Kratom laws in the U.S. are constantly shifting at the state level. Recently, however, we’ve been seeing more movement at the federal level—both good and bad. On the one hand, there’s a legitimate push to get the Kratom Consumer Protection Act passed nationwide, which would be a game changer for Kratom quality and safety in the U.S. On the other hand, there are still ongoing efforts to restrict and even ban Kratom products. So what’s going on with the legal status of Kratom?
The Federal Government Has Its Eyes on Kratom
The Drug Enforcement Administration (DEA) has had its sights set on Kratom for years. In 2016, the DEA declared plans to classify Kratom as a Schedule I Controlled Substance. This effort was endorsed by the Department of Health and Human Services, though their endorsement was later rescinded. After 130,000 Kratom supporters petitioned the White House to oppose the potential Kratom ban and 51 lawmakers asked the DEA to reconsider their move, immediate efforts to schedule Kratom were scrapped—or at least put on hold.
The FDA, however, remained steadfast on restricting Kratom, going so far as to petition the World Health Organization to ban Kratom internationally. For its part, the WHO conducted its own research into Kratom and found no reason to ban Kratom. There just isn’t sufficient evidence to suggest that Kratom in its natural form is harmful. All-natural Kratom powders, Kratom capsules, and similar products may offer a number of benefits.
Rather than a Kratom ban, what we really need are Kratom laws designed to keep poor-quality Kratom out of the market and protect buyers. Some lawmakers are now trying to achieve just that.
A Federal Kratom Consumer Protection Act
In December, a landmark Kratom bill was filed in Congress by U.S. Senators Mike Lee (R-UT) and Cory Booker (D-NJ). The proposed legislation was also filed in the House of Representatives by Congressman Mark Pocan (D-WI). The Protect Access to Kratom legislation was filed with the intention of bringing the popular Kratom Consumer Protection Act (KCPA) into federal law.
The KCPA is a set of safety and quality-control guidelines originally established by the American Kratom Association (AKA). In the past, the AKA has focused on enacting these regulations at the state level. States like Nevada, Utah, and Arizona have already enacted the KCPA.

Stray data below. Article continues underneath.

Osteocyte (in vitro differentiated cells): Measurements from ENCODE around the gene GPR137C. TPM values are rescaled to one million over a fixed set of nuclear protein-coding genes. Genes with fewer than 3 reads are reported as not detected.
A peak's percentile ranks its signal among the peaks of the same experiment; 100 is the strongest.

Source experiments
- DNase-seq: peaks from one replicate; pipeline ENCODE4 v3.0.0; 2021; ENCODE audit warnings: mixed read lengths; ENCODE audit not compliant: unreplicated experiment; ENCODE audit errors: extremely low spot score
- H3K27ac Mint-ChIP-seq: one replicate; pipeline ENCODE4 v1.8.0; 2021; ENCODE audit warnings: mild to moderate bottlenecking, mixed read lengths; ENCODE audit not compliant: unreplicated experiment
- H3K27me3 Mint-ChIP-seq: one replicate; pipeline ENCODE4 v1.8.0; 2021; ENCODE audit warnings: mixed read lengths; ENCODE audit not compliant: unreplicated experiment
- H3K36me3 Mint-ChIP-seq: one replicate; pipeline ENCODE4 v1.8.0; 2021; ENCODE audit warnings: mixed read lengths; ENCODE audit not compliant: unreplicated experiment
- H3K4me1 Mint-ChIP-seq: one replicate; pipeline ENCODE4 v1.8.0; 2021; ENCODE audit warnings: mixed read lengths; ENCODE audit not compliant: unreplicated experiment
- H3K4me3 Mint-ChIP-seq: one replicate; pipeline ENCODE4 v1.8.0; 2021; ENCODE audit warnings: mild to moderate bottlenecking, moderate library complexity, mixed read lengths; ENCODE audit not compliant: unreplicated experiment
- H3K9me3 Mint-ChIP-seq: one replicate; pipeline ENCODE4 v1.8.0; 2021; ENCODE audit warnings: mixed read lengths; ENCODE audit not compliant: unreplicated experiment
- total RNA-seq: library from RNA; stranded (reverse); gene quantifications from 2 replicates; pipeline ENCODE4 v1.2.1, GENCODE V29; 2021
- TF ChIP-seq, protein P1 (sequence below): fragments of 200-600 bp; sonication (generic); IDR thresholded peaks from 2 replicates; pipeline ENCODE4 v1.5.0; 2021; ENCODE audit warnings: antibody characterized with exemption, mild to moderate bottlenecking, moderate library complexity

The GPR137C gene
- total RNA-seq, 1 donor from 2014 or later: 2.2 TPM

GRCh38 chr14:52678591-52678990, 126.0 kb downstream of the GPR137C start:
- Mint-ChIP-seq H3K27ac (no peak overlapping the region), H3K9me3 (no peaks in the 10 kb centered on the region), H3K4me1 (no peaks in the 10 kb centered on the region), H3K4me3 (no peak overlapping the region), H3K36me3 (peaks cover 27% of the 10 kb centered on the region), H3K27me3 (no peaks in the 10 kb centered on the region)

The federal version of the KCPA would protect Kratom access, prevent the Department of Health & Human Services from restricting Kratom, and establish a task force to research Kratom and its effects. Unfortunately, the federal bill doesn’t go as far as the original KCPA (such as by imposing safety or labeling requirements), but it would be one major step in the right direction. The bill needs to be refiled in the next session of Congress, and we’ll provide any updates as they’re available.
Kratom Laws Are Evolving at the State Level
Kratom laws are also evolving at the state level. As it stands, Kratom is currently illegal in six states: Alabama, Arkansas, Indiana, Rhode Island, Vermont, and Wisconsin. It’s also banned in Washington D.C. and in a few cities and counties nationwide.
As we speak, there are new Kratom laws being considered in several states.
- In Mississippi, legislators recently debated HB 364, which would schedule Kratom as a controlled substance. After fierce opposition, the bill died in committee at the end of January.
- Georgia legislators are currently considering HB 181, which would classify Kratom’s major alkaloids—mitragynine and 7-hydroxymitragynine—as Schedule I Controlled Substances in the state.
- A bill similar to the Georgia bill is being considered in West Virginia. The WV Senate is considering legislation that would schedule Kratom alongside other products like delta-8 and delta-10 THC.
- Virginia recently rejected a bill that would have instituted the Kratom Consumer Protection Act within the state.
While the future of the federal KCPA is uncertain, a growing number of states are considering the legislation within their own borders. In Florida, for example, the KCPA just recently cleared its first House Committee.
Kratom Laws Should Emphasize Consumer Safety
In order to ensure a safe marketplace for all, the U.S. should enact Kratom laws that hold manufacturers responsible for the quality and safety of their products. That means no synthetic ingredients, independent lab testing, transparent labeling, and safe alkaloid levels. These are the hallmarks that set Kratom Gallery products apart within the market. The problem isn’t Kratom—the problem is a market without safeguards.
If you buy Kratom online or in stores, there are ways to ensure you’re getting premium quality. Only buy all-natural, lab-tested Kratom from trusted manufacturers. Read reviews, be a discerning shopper, and avoid any products that contain synthetic ingredients or additives. Also be careful to avoid Kratom scams. Kratom can be a hugely enriching experience, but until we see a federal Kratom Consumer Protection Act made law, it’s important to read those labels carefully.